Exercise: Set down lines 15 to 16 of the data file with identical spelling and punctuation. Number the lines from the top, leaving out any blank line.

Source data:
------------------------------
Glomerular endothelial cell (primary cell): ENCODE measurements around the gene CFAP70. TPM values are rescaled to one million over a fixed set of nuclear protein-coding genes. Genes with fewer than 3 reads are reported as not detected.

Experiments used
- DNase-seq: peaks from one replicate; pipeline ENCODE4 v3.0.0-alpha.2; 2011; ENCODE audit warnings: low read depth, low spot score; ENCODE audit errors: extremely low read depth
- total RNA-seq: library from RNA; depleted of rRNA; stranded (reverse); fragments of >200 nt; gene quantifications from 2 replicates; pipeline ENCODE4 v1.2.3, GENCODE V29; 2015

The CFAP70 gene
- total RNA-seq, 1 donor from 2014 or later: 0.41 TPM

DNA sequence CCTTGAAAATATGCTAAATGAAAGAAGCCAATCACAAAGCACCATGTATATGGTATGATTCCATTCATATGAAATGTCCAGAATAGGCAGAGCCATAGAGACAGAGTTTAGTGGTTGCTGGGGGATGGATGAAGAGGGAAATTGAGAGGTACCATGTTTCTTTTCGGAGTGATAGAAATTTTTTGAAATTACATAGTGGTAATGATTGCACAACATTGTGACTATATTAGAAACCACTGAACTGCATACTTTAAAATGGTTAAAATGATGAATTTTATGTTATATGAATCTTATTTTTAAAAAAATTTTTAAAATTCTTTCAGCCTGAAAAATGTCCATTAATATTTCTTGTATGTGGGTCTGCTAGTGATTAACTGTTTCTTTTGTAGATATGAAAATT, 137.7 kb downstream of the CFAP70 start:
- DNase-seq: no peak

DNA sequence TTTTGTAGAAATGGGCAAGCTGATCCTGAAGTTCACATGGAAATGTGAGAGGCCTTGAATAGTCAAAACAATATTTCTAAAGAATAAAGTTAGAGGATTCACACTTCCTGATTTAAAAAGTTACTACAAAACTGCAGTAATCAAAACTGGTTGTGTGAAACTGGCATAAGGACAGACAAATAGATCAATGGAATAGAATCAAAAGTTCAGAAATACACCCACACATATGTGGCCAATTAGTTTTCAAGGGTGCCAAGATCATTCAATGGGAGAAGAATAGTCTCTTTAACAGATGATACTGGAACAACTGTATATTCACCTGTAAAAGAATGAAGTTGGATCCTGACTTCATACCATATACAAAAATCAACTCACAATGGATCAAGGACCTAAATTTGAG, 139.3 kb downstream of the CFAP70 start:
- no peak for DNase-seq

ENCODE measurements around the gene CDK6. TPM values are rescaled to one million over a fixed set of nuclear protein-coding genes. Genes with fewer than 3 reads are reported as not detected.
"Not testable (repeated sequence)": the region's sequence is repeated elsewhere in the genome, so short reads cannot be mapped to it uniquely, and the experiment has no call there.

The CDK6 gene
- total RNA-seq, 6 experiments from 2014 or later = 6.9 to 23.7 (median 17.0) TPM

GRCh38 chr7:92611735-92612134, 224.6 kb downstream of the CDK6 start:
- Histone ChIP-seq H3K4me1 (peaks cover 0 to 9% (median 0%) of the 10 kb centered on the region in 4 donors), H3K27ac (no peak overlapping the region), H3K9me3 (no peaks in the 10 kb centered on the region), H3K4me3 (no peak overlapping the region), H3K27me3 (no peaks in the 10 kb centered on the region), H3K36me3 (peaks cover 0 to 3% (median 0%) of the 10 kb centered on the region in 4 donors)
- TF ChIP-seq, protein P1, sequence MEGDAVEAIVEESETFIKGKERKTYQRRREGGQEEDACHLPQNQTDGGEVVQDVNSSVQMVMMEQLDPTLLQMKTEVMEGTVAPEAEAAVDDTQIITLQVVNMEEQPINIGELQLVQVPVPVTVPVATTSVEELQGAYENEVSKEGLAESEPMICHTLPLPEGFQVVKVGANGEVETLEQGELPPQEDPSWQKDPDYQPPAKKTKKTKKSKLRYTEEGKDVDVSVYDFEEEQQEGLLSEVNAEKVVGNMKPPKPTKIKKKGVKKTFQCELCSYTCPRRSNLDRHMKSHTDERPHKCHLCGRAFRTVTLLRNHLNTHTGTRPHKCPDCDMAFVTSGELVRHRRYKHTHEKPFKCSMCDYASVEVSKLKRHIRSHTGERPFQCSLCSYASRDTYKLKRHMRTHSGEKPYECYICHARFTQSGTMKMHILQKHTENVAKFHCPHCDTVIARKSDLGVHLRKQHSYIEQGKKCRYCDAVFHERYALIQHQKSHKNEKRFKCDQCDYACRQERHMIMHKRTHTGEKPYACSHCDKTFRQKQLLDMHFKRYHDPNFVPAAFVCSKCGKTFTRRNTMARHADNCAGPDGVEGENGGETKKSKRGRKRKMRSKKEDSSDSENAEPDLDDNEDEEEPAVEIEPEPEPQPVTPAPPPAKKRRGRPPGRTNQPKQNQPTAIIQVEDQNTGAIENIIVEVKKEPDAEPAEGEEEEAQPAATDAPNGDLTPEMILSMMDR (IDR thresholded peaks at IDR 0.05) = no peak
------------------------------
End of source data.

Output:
GRCh38 chr7:92611735-92612134, 224.6 kb downstream of the CDK6 start:
- Histone ChIP-seq H3K4me1 (peaks cover 0 to 9% (median 0%) of the 10 kb centered on the region in 4 donors), H3K27ac (no peak overlapping the region), H3K9me3 (no peaks in the 10 kb centered on the region), H3K4me3 (no peak overlapping the region), H3K27me3 (no peaks in the 10 kb centered on the region), H3K36me3 (peaks cover 0 to 3% (median 0%) of the 10 kb centered on the region in 4 donors)